Annual Regional Council Priority Setting

Overjoyed young Asian mom and little biracial daughter lie on warm home floor construct with building bricks together, happy millennial Vietnamese mother have fun play with small girl child

Building Bright Futures (BBF) Regional Early Childhood Councils are an essential part of the BBF statewide network infrastructure to improve the well-being of children and families. BBF facilitated a process across the 12 Regional Councils during April and May 2023 with over 130 partners participating.

The Process

The Regional Council priority setting process is designed to gather input and prioritize the most pressing regional priorities for Council investment in the coming year. 

At each meeting, Regional Councils reviewed a summary of 2022 priorities and accomplishments. Presentations were made by the Regional Manager in partnership with the BBF Executive Director or Deputy Director and Council leadership teams. Councils identified their top two issue areas, taking into account the most pressing issues facing children and families in their region, and where they feel the council can effect change over the next year. Each person present contributed their priorities anonymously using an online meeting tool called “ideaboardz.”

This resulted in an updated Regional Council Priority map that will guide Council activities and resources over the next year. Now that the regional priorities are identified, each Regional Manager will build a Regional Action Plan to guide Council agenda topics, set Council budgets, leverage member expertise to action, strategize with stakeholders, and more. 

Priority Topics

These are the priority topics and descriptions developed over the last four years based on the types of issues typically raised at Regional Councils. In 2023, the two most common priority topics, highlighted in five regions on the map above, are “child and family mental health” and “quality and capacity of child care and early childhood services.” 

  1. Access to basic needs: Connect children and families to programs and supports they need to meet their basic needs, e.g. food, housing, diapers, health care, transportation, etc.
  2. Centering equity for those who have been historically marginalized: Identify where systemic discrimination exists and promote changes to build equitable access to opportunities for historically marginalized groups (e.g. home ownership, higher education, leadership opportunities, culturally representative family childcare, and diverse staffing representation across sectors, etc.)
  3. Building resilience in children, families, and communities:Resilience is the ability to thrive, adapt and cope despite tough and stressful times—or said simply, it’s the ability to bounce back.” (Vermont Department of Mental Health. Resiliency.) Work with families, programs, and communities to ensure that children reach their optimal well-being and potential. Promote education and training caregivers about resilience and the impact of trauma, promote screening and early identification, and connect children and families to support.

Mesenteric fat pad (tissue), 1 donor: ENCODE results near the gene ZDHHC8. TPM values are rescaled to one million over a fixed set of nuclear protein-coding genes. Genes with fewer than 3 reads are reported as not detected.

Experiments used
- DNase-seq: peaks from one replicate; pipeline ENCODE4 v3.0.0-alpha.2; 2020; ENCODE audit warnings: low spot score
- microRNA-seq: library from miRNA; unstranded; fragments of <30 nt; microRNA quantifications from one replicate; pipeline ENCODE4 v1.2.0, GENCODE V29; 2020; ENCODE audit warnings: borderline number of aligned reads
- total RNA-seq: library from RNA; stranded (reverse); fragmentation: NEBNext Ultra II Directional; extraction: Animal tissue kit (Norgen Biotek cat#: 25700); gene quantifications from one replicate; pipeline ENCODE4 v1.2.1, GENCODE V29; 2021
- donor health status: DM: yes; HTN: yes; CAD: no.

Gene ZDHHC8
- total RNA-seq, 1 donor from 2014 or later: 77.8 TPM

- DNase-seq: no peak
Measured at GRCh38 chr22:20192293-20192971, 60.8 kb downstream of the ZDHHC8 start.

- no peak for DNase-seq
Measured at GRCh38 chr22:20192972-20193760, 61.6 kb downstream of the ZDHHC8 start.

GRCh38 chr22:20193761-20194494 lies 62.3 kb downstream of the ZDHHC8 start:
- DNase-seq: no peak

4. Family engagement and support: Engage and partner with parents and families to improve systems and services for Vermont families and communities. Expand family partnership and leadership at the provider, agency, and community levels. 
  5. Substance misuse and the impact on maternal and child health: Support families impacted by substance use disorder by building stronger connections between the early childhood and adult treatment systems so providers can support a child and family’s needs. 
  6. Child and family safety: Better support children who are in Department for Children and Families (DCF) custody, or are impacted by traumatic family circumstances (due to eviction, poverty, death of a parent, or domestic violence).
  7. Child and family mental health: Support early childhood and family mental health at home, at school/child care, and in the community. Promote strategies that build a child’s social-emotional development; support a caregiver’s emotional regulation; respond to the mental health workforce crisis; improve access to consultation and crisis services; and prevent the use of exclusionary discipline. 
  8. Building an accessible, equitable, and seamless system of services: Create a system where families know where to get help when they need it. Support coordination across those the early childhood system with particular attention to children with disabilities and special health care needs, BIPOC, and children impacted by substance use and houselessness.  
  9. Quality and capacity of child care and early childhood services: Respond to system gaps to improve access for families to high-quality opportunities that meet their needs (child care, including pre-K, special education, mental health services, etc.) 
  10. Early childhood workforce: Promote quality through training and professional advancement, support recruitment efforts, and promote a stable workforce through economic security strategies (benefits, incentives, and supplemental wages). 
  11. Development screening and child developmental and social-emotional outcomes: Given the evolving impact of the COVID-19 pandemic on developmental and academic outcomes, ensure equitable access to developmental screenings and monitor trends in developmental and social-emotional outcomes for children.

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